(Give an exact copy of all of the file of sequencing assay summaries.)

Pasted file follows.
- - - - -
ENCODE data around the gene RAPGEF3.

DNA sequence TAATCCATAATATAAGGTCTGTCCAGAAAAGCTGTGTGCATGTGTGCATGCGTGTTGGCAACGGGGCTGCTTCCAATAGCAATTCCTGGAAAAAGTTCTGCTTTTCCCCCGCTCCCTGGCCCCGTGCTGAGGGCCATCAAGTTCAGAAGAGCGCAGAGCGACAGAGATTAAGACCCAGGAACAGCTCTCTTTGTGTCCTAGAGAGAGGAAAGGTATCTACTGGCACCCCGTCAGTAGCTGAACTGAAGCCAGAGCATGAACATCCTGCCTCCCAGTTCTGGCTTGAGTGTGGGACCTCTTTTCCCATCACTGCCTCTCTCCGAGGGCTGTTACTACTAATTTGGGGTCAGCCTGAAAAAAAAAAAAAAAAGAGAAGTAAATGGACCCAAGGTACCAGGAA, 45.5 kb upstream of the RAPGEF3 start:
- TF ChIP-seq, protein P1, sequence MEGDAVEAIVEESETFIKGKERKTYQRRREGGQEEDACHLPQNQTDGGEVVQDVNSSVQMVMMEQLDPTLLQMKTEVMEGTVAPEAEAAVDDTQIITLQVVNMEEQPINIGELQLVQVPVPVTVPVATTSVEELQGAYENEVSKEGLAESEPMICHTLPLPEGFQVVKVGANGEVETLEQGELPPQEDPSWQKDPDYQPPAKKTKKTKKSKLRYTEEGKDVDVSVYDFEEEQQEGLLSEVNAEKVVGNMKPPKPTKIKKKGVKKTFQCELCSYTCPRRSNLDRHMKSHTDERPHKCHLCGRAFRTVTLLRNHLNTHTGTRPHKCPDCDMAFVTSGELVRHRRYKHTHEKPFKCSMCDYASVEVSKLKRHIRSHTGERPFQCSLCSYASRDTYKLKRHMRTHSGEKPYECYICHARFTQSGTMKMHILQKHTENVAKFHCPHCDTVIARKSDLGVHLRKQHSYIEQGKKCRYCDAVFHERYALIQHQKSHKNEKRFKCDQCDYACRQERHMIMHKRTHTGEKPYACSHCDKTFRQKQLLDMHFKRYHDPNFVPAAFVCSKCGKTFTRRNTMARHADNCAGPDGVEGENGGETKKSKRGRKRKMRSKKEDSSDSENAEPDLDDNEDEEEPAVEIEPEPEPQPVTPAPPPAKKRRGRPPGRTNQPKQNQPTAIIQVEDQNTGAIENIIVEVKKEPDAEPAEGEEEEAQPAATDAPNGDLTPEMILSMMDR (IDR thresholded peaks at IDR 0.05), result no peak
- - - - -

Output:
ENCODE data around the gene RAPGEF3.

DNA sequence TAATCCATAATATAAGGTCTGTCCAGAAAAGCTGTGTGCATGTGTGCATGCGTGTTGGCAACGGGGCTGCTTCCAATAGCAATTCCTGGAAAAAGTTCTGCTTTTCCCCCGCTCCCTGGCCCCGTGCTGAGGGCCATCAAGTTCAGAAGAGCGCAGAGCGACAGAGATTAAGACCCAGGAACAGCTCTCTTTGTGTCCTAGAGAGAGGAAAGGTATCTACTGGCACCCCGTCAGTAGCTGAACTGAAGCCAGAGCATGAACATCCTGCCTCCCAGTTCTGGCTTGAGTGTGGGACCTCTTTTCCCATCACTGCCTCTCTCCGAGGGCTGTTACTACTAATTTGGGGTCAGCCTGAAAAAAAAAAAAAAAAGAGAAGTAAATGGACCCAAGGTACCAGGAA, 45.5 kb upstream of the RAPGEF3 start:
- TF ChIP-seq, protein P1, sequence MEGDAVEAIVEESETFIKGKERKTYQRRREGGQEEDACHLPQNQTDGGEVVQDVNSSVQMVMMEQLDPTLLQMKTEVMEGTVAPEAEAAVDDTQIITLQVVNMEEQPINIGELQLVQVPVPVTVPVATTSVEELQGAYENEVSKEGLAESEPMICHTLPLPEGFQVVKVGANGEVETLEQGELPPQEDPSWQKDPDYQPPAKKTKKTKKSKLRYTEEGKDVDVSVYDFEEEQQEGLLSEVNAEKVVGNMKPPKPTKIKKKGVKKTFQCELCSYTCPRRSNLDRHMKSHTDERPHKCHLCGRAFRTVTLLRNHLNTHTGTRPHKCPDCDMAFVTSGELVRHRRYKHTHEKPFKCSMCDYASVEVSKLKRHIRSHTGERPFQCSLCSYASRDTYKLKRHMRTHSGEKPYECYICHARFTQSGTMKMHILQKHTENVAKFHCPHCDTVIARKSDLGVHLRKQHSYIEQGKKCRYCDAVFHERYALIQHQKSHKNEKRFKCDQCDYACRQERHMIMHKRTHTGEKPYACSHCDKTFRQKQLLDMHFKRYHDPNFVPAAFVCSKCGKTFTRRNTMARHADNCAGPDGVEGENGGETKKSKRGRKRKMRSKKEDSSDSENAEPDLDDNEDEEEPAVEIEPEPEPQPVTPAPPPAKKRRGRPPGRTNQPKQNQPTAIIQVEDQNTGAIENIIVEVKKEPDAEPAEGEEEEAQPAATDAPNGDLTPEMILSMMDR (IDR thresholded peaks at IDR 0.05), result no peak